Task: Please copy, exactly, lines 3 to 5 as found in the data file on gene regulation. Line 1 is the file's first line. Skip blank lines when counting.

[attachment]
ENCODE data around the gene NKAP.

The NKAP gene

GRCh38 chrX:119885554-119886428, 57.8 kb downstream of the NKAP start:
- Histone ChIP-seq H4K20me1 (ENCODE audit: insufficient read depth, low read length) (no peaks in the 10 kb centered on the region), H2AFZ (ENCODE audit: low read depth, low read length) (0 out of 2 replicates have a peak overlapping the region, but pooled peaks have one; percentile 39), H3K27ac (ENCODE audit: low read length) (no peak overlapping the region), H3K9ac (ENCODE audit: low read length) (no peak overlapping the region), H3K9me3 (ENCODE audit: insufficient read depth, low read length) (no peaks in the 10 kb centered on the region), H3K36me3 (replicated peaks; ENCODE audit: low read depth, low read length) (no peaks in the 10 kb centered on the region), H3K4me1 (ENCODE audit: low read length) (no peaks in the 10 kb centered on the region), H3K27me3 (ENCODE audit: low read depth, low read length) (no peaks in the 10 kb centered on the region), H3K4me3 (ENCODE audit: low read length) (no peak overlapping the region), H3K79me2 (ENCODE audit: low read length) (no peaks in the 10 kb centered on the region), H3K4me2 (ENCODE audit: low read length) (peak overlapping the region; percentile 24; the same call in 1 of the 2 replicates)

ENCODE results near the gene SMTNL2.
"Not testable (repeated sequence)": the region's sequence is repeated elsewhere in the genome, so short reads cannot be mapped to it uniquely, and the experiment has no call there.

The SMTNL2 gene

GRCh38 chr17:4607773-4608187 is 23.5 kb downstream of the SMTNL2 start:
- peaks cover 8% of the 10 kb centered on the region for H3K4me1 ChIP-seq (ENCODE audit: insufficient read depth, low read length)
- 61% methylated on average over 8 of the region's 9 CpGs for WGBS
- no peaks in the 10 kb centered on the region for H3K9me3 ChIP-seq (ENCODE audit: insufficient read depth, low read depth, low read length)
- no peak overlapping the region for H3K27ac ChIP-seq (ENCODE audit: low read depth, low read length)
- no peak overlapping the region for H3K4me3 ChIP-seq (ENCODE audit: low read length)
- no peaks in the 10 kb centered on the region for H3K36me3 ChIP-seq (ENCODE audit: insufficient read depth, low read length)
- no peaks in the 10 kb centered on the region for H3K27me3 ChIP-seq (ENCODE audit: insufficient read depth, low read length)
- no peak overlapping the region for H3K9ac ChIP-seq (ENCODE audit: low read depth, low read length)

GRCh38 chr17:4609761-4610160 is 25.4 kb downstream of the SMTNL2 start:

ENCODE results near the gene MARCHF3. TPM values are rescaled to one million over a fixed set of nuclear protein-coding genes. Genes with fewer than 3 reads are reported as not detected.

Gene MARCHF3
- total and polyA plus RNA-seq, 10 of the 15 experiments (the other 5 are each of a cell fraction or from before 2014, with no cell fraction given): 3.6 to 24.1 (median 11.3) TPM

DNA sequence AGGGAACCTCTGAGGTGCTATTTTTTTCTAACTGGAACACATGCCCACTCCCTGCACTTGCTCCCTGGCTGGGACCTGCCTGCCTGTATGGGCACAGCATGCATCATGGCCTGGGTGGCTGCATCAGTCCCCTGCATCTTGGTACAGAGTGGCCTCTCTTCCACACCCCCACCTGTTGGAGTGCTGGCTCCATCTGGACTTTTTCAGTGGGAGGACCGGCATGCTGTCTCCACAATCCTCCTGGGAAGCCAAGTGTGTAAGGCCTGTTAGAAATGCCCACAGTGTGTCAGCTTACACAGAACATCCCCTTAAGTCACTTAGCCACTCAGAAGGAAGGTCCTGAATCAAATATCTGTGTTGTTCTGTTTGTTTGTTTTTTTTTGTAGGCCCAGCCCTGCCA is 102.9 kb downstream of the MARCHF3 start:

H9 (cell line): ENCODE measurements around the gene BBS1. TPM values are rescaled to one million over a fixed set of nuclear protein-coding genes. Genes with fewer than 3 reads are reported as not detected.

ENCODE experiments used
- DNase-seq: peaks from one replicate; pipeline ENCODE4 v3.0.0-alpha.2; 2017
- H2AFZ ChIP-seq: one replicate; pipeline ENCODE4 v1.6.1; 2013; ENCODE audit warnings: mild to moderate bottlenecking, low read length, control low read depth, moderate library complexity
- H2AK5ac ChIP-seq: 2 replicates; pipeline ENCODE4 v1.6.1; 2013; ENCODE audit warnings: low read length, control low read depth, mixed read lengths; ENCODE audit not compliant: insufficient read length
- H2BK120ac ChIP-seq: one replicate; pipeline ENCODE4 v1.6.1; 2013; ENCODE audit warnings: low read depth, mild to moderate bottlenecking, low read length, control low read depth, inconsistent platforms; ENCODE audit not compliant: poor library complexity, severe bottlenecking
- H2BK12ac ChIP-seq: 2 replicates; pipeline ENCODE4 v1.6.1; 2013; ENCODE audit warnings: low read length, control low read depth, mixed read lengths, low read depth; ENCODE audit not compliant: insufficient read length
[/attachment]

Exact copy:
GRCh38 chrX:119885554-119886428, 57.8 kb downstream of the NKAP start:
- Histone ChIP-seq H4K20me1 (ENCODE audit: insufficient read depth, low read length) (no peaks in the 10 kb centered on the region), H2AFZ (ENCODE audit: low read depth, low read length) (0 out of 2 replicates have a peak overlapping the region, but pooled peaks have one; percentile 39), H3K27ac (ENCODE audit: low read length) (no peak overlapping the region), H3K9ac (ENCODE audit: low read length) (no peak overlapping the region), H3K9me3 (ENCODE audit: insufficient read depth, low read length) (no peaks in the 10 kb centered on the region), H3K36me3 (replicated peaks; ENCODE audit: low read depth, low read length) (no peaks in the 10 kb centered on the region), H3K4me1 (ENCODE audit: low read length) (no peaks in the 10 kb centered on the region), H3K27me3 (ENCODE audit: low read depth, low read length) (no peaks in the 10 kb centered on the region), H3K4me3 (ENCODE audit: low read length) (no peak overlapping the region), H3K79me2 (ENCODE audit: low read length) (no peaks in the 10 kb centered on the region), H3K4me2 (ENCODE audit: low read length) (peak overlapping the region; percentile 24; the same call in 1 of the 2 replicates)

ENCODE results near the gene SMTNL2.